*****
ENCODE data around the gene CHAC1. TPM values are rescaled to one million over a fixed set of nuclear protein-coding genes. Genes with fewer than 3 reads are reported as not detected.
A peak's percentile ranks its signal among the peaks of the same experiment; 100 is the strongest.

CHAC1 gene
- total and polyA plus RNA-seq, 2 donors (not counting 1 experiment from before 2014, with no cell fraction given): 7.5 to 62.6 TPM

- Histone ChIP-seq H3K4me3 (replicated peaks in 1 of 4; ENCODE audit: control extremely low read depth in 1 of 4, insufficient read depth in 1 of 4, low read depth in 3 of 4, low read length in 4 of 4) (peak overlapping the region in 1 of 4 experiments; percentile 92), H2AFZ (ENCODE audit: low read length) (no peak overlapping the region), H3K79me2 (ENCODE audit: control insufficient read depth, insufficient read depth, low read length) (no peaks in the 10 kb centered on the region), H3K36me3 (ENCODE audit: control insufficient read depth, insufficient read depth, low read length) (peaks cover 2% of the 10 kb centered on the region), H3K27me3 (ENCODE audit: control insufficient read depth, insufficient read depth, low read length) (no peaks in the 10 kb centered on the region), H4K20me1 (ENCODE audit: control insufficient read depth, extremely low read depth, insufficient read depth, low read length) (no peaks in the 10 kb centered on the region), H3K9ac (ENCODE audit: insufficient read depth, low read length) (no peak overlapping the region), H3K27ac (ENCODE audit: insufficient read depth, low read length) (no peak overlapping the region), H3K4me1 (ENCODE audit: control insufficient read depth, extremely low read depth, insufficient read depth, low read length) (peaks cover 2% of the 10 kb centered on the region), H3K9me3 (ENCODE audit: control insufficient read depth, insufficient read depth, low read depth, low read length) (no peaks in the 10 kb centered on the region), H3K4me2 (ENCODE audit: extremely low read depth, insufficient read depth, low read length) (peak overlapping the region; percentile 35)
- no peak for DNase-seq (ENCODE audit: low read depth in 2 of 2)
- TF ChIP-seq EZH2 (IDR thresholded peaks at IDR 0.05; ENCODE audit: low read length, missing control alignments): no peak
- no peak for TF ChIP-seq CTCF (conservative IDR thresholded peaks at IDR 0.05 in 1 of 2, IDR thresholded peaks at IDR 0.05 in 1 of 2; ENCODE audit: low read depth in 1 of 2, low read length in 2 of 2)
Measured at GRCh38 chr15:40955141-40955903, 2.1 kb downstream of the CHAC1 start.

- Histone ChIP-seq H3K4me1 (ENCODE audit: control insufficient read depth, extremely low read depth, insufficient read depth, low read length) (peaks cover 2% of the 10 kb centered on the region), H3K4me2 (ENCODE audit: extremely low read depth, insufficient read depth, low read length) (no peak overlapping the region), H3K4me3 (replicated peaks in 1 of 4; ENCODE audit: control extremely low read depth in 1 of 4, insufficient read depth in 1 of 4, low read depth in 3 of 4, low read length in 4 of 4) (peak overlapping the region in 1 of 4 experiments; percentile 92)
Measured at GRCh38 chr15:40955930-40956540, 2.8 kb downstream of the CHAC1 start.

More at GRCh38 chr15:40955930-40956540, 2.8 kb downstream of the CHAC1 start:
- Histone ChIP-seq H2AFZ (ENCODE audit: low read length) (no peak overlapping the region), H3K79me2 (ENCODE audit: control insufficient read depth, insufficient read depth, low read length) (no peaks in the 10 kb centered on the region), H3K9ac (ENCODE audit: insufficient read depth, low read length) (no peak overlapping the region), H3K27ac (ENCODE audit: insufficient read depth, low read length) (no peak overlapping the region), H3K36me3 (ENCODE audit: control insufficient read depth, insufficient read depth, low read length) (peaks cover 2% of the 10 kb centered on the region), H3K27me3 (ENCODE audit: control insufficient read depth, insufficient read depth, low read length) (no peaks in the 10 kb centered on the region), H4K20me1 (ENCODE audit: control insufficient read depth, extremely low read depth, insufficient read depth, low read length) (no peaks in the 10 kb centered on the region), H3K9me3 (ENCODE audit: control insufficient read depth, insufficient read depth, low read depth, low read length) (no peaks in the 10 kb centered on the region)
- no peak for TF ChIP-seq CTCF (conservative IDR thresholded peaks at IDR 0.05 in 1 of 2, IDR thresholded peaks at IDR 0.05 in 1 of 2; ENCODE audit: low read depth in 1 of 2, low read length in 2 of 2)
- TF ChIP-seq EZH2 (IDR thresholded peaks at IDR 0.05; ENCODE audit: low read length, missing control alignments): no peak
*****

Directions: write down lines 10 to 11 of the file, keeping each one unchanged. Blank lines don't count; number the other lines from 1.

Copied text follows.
- Histone ChIP-seq H3K4me1 (ENCODE audit: control insufficient read depth, extremely low read depth, insufficient read depth, low read length) (peaks cover 2% of the 10 kb centered on the region), H3K4me2 (ENCODE audit: extremely low read depth, insufficient read depth, low read length) (no peak overlapping the region), H3K4me3 (replicated peaks in 1 of 4; ENCODE audit: control extremely low read depth in 1 of 4, insufficient read depth in 1 of 4, low read depth in 3 of 4, low read length in 4 of 4) (peak overlapping the region in 1 of 4 experiments; percentile 92)
Measured at GRCh38 chr15:40955930-40956540, 2.8 kb downstream of the CHAC1 start.